Why you shouldn’t rush things when buying a marine battery

Many boat owners usually make one costly mistake when buying a marine battery, and it’s a very easy mistake to make.

Marine batteries look like ordinary car batteries. But in reality, they have major differences. Buyers who don’t take their time when replacing their marine batteries are more likely to lose money, waste many hours, and compromise their safety. And this is why.

Battery designs vary

Car batteries are usually designed for cranking or starting up the engine, but marine batteries are built to crank up the engine and also provide a constant supply of power to various components of the boat.

So if you rush things, you can easily pick a battery that won’t do the job it needs to. For example, when boats are anchored, components like cabin lights, fans, stereo systems, and TVs need to remain powered.

Therefore, you need a battery that can keep up with these power demands. Car batteries won’t meet these needs because they’re designed to supply power for short periods of time.

Deep cycle batteries, on the other hand, can fill the need. They have thicker plates than ordinary car batteries which means they can supply power for longer periods without damage.

Battery capacity matters

The capacity of your marine battery is an important factor that must be taken into account when replacing it. This is because battery usage has a direct impact on its lifespan.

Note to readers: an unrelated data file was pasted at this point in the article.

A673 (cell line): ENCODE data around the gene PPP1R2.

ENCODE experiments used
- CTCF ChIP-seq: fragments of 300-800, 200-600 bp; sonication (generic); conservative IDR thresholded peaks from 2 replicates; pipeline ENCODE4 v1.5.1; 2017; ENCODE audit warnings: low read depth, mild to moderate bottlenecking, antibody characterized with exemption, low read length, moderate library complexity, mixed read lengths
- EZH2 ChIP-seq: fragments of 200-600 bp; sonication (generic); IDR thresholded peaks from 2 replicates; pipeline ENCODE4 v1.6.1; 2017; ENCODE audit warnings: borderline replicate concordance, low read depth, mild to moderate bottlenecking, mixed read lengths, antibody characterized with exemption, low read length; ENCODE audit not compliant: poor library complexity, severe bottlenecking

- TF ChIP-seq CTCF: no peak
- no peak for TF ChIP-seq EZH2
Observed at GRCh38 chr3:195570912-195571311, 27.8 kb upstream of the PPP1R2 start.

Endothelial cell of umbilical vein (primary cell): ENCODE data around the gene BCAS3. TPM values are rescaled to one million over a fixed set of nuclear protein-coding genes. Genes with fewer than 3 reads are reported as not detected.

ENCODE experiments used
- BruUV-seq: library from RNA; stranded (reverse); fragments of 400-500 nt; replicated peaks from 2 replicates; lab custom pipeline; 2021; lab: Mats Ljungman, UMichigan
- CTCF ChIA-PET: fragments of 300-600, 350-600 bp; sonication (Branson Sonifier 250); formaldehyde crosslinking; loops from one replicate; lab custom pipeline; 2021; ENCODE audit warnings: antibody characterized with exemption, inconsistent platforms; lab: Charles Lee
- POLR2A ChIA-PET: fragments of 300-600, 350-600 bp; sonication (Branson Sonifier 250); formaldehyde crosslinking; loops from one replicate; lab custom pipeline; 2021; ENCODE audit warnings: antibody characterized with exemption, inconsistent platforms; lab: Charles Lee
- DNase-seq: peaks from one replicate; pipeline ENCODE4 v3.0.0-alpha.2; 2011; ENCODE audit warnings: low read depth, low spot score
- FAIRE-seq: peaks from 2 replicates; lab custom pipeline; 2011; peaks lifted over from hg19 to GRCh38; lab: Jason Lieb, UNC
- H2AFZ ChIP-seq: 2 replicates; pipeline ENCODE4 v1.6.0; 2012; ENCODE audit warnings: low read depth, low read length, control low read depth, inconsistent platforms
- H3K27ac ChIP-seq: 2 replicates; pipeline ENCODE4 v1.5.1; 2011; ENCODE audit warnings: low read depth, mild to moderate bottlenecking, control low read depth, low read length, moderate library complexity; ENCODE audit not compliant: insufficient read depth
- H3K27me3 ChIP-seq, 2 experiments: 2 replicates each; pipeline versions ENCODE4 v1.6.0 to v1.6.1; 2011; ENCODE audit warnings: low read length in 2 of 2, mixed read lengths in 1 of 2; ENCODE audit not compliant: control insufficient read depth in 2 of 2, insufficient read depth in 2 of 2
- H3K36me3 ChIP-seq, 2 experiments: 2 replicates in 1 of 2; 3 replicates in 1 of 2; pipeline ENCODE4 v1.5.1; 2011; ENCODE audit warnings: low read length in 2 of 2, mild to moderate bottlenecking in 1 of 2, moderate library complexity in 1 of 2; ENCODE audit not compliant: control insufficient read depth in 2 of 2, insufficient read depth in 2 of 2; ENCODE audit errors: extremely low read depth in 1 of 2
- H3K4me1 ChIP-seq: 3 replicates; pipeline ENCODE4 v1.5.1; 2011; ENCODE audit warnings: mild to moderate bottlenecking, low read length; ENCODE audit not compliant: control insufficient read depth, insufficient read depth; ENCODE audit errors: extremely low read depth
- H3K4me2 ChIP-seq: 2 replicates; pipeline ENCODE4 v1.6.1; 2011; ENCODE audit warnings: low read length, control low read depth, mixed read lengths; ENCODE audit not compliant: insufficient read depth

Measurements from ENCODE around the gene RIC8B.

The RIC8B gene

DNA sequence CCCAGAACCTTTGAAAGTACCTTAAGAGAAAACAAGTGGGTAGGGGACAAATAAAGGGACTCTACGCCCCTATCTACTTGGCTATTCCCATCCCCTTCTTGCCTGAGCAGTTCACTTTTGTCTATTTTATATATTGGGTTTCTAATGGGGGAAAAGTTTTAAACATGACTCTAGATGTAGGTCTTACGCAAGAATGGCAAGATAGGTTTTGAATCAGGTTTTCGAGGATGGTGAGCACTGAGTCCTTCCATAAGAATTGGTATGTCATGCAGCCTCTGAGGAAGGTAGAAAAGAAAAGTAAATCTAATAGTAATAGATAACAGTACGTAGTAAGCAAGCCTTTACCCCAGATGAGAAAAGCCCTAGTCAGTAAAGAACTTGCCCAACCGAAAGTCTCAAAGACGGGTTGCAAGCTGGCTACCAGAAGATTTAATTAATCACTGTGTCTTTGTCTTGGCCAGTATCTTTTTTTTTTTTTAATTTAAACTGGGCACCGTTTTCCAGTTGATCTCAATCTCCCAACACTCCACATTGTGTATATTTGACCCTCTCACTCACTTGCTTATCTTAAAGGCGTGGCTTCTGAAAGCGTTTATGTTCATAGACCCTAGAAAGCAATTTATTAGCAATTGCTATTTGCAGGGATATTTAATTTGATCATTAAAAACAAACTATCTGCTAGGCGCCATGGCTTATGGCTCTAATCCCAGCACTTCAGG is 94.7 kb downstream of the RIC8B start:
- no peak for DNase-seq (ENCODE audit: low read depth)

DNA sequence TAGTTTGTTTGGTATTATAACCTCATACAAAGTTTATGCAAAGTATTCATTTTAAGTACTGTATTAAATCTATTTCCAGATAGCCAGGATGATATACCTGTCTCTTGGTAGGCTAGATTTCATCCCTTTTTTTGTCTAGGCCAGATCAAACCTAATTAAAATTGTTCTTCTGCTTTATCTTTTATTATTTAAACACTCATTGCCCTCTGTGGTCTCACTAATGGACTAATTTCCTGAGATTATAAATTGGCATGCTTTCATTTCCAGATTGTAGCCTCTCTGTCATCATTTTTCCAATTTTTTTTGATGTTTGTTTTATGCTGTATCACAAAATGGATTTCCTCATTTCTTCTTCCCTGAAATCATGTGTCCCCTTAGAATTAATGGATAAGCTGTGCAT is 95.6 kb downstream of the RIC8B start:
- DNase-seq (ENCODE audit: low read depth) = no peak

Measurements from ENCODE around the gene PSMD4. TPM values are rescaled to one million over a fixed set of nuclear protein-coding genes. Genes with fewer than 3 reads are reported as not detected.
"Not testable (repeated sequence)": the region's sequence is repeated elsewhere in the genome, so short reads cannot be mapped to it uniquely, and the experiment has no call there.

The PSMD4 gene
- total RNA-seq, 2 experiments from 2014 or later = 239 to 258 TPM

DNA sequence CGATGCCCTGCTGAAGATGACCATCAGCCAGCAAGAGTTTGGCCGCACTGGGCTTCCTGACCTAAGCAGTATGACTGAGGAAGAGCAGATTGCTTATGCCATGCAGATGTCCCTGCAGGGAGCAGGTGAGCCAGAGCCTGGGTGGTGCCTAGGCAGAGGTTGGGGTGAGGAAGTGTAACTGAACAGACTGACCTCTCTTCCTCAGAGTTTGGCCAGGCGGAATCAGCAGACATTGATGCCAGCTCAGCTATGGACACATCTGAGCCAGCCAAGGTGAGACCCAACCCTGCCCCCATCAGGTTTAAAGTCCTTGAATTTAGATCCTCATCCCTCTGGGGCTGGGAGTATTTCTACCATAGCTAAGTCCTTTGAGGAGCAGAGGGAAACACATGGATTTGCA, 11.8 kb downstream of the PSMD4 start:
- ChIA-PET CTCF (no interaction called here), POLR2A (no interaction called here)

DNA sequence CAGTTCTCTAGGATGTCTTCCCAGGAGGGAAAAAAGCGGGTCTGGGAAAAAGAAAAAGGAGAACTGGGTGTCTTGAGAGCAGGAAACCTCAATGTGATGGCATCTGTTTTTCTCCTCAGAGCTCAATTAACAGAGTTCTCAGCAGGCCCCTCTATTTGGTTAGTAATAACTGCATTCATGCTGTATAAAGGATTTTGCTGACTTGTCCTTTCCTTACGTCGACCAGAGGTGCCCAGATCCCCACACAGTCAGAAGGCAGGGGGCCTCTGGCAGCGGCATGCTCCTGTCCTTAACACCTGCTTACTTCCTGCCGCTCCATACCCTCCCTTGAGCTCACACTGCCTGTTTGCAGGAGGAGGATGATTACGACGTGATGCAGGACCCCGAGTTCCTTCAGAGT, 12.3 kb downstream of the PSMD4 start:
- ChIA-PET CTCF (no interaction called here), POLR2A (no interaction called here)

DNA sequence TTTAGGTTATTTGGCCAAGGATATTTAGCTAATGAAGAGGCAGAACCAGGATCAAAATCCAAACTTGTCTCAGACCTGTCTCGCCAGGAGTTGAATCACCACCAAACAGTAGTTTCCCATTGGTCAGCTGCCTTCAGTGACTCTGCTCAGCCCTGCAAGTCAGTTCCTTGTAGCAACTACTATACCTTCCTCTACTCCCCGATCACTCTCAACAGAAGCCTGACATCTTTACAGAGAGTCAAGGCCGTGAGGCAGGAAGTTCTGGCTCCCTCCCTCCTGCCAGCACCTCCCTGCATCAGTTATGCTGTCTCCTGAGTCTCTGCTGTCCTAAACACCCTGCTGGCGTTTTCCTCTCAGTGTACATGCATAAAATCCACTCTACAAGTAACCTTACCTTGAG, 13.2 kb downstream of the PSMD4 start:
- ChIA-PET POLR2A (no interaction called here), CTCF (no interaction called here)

Typically, the capacity of any battery is measured in amps or amperes. Various boats need different batteries because electronic requirements vary from one vessel to another. If you don’t take time to determine what capacity your boat needs, you might end up with a battery with a lower capacity than required.

Cost implications vary

As mentioned above, boat batteries come in various designs, shapes, and sizes. And one factor that you shouldn’t ignore is cost.

When you’re on a budget, it’s easy to pick up affordable options like traditional flooded lead-acid batteries. However, while they might appear cheaper initially, they can be costly in the long run.

Deep cycle and AGM batteries may cost more than traditional batteries, but you will save lots of money and time because they don’t need regular maintenance, periodic topping up, and will not leak if any cracks develop.

Clearly, lots of parameters come into play when buying a marine battery. If you rush things, you may lose money and even compromise your safety. For more information on boat and marine batteries, please contact us to speak with a specialist.